Next year, on Aug. 31, 2018 William Saroyan will be back in Fresno for his 110th birthday, walking around in his house, talking to visitors, and even making jokes.
This is not an illusion, but a real and ongoing project crafted by the Intellectual Renaissance Foundation (IRF).
IRF acquired Saroyan’s house in Fresno in December 2015 and announced the idea of turning the author’s childhood home into a completely renovated space, called the Saroyan House Project. The exterior renovations have already been finalized; by the end of September City Hall’s permit for interior adjustments is expected, and the internal remodeling will begin.
“The interactive museum will erase all boundaries of time and space,” Satenik Avagian, who works on this project from Armenia, stated.
Digital Access for only $0.99
For the most comprehensive local coverage, subscribe today.
IRF is working with Storaket (“Comma” in Armenian) Architectural Studio on developing the concept and design, transforming William Saroyan’s home into a museum with a three-dimensional mapping of him.
According to the creative team of Armenian designers the visitors will be able to hear Saroyan’s voice.
“Saroyan won’t merely talk to them but will be able to communicate, answer their questions,” Storaket’s representative responded to the communication. In addition, characters from Saroyan’s stories will also be set in 3D and interacting with visitors.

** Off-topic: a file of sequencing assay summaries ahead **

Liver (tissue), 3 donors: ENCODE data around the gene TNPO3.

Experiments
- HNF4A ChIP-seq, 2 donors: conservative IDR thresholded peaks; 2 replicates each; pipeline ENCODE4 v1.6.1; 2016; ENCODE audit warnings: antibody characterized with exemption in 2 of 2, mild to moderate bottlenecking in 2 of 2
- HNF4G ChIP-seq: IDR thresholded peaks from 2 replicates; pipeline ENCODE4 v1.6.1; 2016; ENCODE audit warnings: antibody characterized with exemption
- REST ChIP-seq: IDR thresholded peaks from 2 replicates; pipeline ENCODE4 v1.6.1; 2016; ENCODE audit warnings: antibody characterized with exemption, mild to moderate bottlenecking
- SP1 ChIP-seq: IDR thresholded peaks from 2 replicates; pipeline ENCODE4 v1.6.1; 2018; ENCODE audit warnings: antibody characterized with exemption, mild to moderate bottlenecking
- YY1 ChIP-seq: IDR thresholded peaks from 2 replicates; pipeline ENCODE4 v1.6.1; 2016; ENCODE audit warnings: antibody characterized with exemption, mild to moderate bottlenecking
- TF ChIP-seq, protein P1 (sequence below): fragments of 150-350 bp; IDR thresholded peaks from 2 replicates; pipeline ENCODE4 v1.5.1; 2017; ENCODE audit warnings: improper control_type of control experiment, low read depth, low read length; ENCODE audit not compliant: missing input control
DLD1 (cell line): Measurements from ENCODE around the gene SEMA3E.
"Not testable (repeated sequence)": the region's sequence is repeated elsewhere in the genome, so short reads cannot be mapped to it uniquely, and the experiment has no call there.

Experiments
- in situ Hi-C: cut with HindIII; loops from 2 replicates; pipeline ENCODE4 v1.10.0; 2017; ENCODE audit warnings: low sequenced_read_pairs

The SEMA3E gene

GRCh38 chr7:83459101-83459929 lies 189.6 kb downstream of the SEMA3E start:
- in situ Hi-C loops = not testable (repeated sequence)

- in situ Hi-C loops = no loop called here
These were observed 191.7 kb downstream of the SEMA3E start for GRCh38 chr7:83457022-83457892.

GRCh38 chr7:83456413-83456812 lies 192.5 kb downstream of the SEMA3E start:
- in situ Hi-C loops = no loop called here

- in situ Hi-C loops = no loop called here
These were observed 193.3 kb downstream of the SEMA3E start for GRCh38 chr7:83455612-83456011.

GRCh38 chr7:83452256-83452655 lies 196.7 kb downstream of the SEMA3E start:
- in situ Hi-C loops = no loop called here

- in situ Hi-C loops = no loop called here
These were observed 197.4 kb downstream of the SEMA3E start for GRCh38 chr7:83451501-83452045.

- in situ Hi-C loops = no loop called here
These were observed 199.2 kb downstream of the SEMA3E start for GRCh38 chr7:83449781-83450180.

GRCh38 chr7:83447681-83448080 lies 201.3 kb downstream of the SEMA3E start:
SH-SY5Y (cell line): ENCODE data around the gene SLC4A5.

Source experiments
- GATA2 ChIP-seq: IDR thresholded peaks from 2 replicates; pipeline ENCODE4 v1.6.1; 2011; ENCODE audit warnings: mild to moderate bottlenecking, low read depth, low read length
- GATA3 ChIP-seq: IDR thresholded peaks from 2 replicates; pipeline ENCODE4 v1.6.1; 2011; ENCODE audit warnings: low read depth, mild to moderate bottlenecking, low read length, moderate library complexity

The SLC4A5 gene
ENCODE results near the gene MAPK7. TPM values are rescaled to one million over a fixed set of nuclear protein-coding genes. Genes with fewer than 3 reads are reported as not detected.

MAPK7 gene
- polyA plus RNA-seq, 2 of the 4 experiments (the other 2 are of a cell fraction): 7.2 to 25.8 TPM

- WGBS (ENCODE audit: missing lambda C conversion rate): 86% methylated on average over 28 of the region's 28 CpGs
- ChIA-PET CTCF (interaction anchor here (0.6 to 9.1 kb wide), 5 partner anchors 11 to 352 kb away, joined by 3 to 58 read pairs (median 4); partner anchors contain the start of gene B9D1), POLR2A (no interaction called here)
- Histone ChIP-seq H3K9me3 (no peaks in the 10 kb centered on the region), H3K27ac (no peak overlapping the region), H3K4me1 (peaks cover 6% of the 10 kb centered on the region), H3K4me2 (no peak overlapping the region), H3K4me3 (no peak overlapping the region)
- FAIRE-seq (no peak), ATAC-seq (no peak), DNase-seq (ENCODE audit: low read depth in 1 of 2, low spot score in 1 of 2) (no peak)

“When we first presented the challenging idea of 3D mapping to Arthur Janibekyan, the chairman of IR Foundation, we weren’t sure how he would react. The project seemed to be almost a crazy one. But not only he accepted it, but pushed to make it even more creative,” co-founder of Storaket, Meruzhan Minasyan, added.
IRF has also conducted extensive research to find documentation and archives on Saroyan and his life, which is mainly kept at Stanford University, the San Francisco-based William Saroyan Foundation, and family and friends of the author.
The photo images reflecting William Saroyan՛s trips to Armenia will also be exhibited in Yerevan, the capital of his ancestor’s homeland, later this year.
“William Saroyan traveled to Armenia four times. We were able to collect hundreds of images reflecting all his trips,” Avag Simonian, the chair of the Armenia branch of IRF said.
Haykaram Nahapetyan of Arlington, Virginia, is the U.S. correspondent for the 1st Channel of Armenia. Danielle Saroyan contributed to this story.